NUS ramps up campus security: More guards, secure shower cubicles and restroom locks

The bottom of shower stall doors in the National University of Singapore's hostels and sports facilities will be covered up. PHOTOS: NUS

SINGAPORE - The National University of Singapore (NUS) has stepped up campus security, with provost Ho Teck Hua telling students in an e-mail on Friday (May 3) that it has increased the number of guards at hostels, will be adding hundreds of CCTV cameras and will better secure toilets and shower cubicles.

In his e-mail which was seen by The Straits Times, Professor Ho said: "All these measures will act as a stronger deterrent against potential offenders and improve overall security on campus."

The e-mail comes a week after a campus town hall with staff and undergraduates, where the university's management said it will take immediate steps to better support victims of sexual misconduct and help students feel safer. This follows criticism over the way NUS handled such cases, after undergraduate Monica Baey, 23, took to social media to express her frustration after she was filmed showering in Eusoff Hall by fellow student Nicholas Lim, also 23.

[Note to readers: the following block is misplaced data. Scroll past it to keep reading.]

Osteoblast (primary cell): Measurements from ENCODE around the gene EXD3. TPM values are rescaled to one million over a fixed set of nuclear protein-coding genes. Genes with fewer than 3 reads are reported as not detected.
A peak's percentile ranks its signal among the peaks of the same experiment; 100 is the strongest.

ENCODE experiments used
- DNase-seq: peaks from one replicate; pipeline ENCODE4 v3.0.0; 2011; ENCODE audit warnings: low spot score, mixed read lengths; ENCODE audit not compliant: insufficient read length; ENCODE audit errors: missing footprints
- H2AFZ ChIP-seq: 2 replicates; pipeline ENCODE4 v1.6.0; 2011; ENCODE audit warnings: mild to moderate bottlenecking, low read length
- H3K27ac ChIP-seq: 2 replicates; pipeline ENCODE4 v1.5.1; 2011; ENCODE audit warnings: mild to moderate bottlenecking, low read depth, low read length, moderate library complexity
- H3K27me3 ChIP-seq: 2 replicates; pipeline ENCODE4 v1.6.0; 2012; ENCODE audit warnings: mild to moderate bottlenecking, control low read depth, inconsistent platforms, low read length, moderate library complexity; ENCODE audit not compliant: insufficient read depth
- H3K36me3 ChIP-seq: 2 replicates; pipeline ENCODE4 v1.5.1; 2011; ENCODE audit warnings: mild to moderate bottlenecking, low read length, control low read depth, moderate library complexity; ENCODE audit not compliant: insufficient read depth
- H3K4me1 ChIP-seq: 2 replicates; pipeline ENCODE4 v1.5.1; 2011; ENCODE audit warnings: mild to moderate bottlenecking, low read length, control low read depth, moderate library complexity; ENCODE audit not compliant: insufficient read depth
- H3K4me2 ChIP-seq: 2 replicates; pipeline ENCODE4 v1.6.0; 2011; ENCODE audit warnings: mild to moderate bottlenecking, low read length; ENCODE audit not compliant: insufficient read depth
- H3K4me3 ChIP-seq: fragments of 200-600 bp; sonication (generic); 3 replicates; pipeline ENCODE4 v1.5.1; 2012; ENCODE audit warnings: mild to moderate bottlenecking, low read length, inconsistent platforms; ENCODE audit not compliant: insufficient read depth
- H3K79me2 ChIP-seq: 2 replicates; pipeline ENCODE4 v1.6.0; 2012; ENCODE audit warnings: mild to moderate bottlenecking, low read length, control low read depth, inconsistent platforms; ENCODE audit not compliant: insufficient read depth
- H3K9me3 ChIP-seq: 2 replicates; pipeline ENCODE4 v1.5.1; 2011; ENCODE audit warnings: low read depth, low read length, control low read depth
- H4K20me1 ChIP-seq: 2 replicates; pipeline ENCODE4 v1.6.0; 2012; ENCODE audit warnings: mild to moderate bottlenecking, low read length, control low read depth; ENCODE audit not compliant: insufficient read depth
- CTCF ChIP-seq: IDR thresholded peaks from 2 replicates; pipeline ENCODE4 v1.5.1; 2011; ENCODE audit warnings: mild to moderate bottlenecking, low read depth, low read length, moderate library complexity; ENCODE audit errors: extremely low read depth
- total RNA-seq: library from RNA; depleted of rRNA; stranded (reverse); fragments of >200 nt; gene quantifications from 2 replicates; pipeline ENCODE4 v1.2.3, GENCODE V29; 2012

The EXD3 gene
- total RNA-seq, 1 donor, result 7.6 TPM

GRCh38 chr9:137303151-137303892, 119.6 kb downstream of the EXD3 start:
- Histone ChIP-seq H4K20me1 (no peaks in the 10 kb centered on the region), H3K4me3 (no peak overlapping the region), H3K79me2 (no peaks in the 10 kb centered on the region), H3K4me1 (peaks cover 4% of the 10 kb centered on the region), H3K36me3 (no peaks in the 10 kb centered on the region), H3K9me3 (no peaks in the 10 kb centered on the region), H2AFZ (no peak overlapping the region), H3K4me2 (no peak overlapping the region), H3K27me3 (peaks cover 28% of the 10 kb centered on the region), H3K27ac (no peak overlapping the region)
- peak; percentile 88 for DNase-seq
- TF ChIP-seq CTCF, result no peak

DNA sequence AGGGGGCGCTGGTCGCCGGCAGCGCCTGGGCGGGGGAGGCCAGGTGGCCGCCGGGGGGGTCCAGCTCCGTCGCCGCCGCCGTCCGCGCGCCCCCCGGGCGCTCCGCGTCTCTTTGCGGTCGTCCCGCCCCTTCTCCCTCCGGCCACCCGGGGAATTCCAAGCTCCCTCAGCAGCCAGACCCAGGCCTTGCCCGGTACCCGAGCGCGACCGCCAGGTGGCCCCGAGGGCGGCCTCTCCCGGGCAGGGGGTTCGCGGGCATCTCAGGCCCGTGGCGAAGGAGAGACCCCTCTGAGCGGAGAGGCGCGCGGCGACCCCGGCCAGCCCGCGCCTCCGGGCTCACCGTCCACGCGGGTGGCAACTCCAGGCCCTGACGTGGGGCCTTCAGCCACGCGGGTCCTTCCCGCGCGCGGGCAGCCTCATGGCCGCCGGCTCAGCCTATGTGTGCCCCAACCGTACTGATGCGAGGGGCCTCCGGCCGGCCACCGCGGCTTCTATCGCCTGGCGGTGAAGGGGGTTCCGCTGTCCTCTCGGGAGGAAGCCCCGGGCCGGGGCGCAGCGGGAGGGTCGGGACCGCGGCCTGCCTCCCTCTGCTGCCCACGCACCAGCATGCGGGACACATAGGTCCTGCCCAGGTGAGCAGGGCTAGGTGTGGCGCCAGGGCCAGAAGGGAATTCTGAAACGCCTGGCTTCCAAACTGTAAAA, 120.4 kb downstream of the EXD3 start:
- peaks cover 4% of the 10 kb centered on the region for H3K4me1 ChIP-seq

Prof Ho, who is also NUS senior deputy president, revealed in his e-mail that more than 860 shower cubicles in hostels and sports facilities will be upgraded in phases from now till early October. For instance, the bottom of shower stall doors will be covered up. By the end of June, restrooms in hostels will also have electronic locks.

The university has also introduced roving security patrols, and at least 300 extra CCTV cameras will be installed by the end of June, he added.

Prof Ho also said that details are being finalised for the new Victim Care Unit that is set to begin operation with the new academic year in August. It will give victims a one-stop place to report incidents and get help. A new course on respect and consent will also be delivered to all students, faculty and staff from August.

He added that NUS president Tan Eng Chye and himself held the first of a series of sessions on Friday to engage students on their concerns about sexual misconduct. The consultation process, which will include representatives from various halls, residential colleges and student groups, will carry on through the middle of next month.

Prof Ho said: "Our long-term goal is to foster an enduring culture of respect and support, one that makes our campus a place where you feel safe."

At the town hall last week, the NUS management acknowledged that it had failed Ms Baey, who believes that Mr Lim was let off too lightly. The NUS disciplinary board suspended him for a semester, banned him from entering all hostels, made him write an apology letter and undergo mandatory counselling.

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